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  • British brewers decrease their CO2 emissions by 42%

    21 August 2019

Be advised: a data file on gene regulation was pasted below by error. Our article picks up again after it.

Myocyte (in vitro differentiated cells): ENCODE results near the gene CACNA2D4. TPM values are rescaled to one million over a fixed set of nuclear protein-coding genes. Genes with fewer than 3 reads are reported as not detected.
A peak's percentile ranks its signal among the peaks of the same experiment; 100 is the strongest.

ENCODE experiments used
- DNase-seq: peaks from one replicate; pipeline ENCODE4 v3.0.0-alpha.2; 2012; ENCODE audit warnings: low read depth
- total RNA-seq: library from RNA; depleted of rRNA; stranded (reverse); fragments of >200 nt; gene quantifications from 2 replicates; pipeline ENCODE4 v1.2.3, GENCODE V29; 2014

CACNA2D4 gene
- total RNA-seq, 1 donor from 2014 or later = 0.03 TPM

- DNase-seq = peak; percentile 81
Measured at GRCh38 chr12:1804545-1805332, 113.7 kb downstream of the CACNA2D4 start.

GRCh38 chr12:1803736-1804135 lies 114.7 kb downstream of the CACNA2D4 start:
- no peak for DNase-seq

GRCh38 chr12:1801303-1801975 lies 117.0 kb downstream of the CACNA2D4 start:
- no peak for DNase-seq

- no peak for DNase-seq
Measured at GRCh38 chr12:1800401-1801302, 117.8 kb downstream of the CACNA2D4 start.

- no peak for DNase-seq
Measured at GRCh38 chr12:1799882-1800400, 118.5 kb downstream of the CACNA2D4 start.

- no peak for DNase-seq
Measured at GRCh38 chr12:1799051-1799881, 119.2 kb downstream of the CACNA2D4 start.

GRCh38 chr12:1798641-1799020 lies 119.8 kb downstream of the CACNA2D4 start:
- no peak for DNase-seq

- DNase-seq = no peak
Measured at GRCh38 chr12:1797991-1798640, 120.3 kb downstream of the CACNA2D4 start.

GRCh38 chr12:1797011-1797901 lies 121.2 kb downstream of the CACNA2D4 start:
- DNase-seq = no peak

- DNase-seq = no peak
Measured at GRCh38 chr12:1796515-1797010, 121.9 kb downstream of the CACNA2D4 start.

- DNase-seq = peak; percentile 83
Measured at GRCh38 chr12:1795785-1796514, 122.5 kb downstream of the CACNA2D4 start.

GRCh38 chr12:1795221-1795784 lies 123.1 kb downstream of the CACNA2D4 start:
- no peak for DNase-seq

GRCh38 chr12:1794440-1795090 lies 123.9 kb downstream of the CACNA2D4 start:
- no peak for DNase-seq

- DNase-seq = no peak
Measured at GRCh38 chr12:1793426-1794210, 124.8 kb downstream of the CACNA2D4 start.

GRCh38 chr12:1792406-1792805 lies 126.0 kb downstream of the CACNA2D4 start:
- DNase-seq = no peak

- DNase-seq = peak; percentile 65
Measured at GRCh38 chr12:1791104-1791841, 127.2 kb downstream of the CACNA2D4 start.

Total CO2 emissions from the UK’s brewing industry have fallen by 42% in the last decade (2008 to 2018) – a reduction of 202,952 tonnes – according to new research conducted by the British Beer & Pub Association (BBPA). The research also found that the energy used to brew a pint of beer in the UK is now 20% less than it was in 2008. The water required to brew one hectolitre of beer has also reduced to an average of just 3.5 hectolitres. Separate data from the Environment Agency acquired by the BBPA also found that UK breweries now recover and re-use 98% of their waste.[1] The research, published in a new report by the BBPA, called ‘Brewing Green: A Greener Future for British Beer & Pubs’, comes as the UK’s brewing and pub sectors begin setting their next sustainability targets to meet the UN’s Sustainable Development Goals. 100% of pub operators surveyed by the BBPA for the report stated that reducing food waste and improving energy efficiency was important or very important to them. When it came to food waste, all pubs surveyed said they had trained staff on how to reduce food waste, with 86% now offering smaller portion sizes to customers to help further reduce waste. When it came to improving energy efficiency, 83% of pub operators surveyed said they used insulated cellars in their pubs to reduce energy consumption. 71% also said they had smart meters installed in their pubs. Brigid Simmonds, Chief Executive of British Beer & Pub Association, said: “Britain’s brewing and pub sectors are amongst the oldest and most revered around the world. To maintain this reputation, we must brew our beer and serve our pub-goers in a sustainable way. “From reducing emissions to lowering waste, Britain’s breweries and pubs are determined to be world leaders in environmental sustainability and meet the United Nation’s Sustainable Development Goals.”   Kristin Wolfe, Legal & Corporate Affairs Director at Molson Coors UK & Ireland, said: “As brewers we have an important role to play in helping to create a more sustainable future. We have always taken seriously our responsibility to brew sustainably and Our Beer Print 2025 sustainability targets are a testament to that commitment. We recently updated these targets with our new global packaging goals to reduce plastic in our packaging, which include our pledge in the UK to remove plastic from the packaging of our Carling and Coors Light brands by April 2021. “We have to take a truly comprehensive and ambitious approach to sustainability. We’re committing to achieving science-based targets to lower absolute carbon emissions by 50% within our own operations and by 20% across our value chain by 2025, which are aggressive enough to meet the 1.5 degrees Celsius pathway and the Paris Climate Agreement.”   David Paterson, Corporate Affairs Director, HEINEKEN, said: “We embed sustainability across our entire value chain at HEINEKEN, from growing the barley and apples that go into our beers and ciders, to working with our customers and licensees to serve a great quality pint as sustainably as possible. We’re working hard to reduce CO2, water and single use plastics in our own business. However, we’re also passionate about helping our customers to improve their sustainability and that’s where SmartDispense is making a real impact for licensees. In five years, its saved 72m pints of water and 207 tonnes of CO2, whilst being a part of the original closed loop system - serving a pint from a keg into a glass.”   Paula Lindenberg, UK President, Budweiser Brewing Group UK & I, said: “Taking a sustainable approach to brewing is critical for the future of our sector. That’s why sustainability is not just a part of our business – it is our business. “At Budweiser Brewing Group UK&I, sustainability is embedded across everything we do; from our farmers to our packaging, supply chain and operations. At our breweries, our investment in green technology has helped us to reduce our energy usage by 10% over the past year, while water consumption is down 13% compared to five years ago. “We strive to help make the world a better place and we understand that it starts with us.”    Dr Andy Wood, CEO of Adnams, said: “Sustainability has been in our DNA for decades and is ingrained in everything we do. As one of the most energy efficient breweries and distilleries in the UK, we enjoy learning from others and also sharing our sustainability stories to educate and inspire both ourselves and others to make changes. The trust of our customers, in what we do and how we do it, means so much. Our sustainability stories are real, worthwhile and all about doing the right thing.”   Simon Townsend, Ei Group Chief Executive, said: “As the UK’s largest pub company, becoming a greener business is of fundamental importance to us and we have introduced a number of tailored initiatives across our managed and leased and tenanted divisions to reduce our environmental impact. “As consumer focus on sustainable purchasing and responsible business increases, so does our continual pursuit of reducing energy consumption across our estate through adopting forward-thinking green initiatives. These include offering electric car charging points in pub car parks and targeted upgrades to heating and cooling equipment in pubs.”   [1] Environment Agency data, provided by individual pub operators to the Environment Agency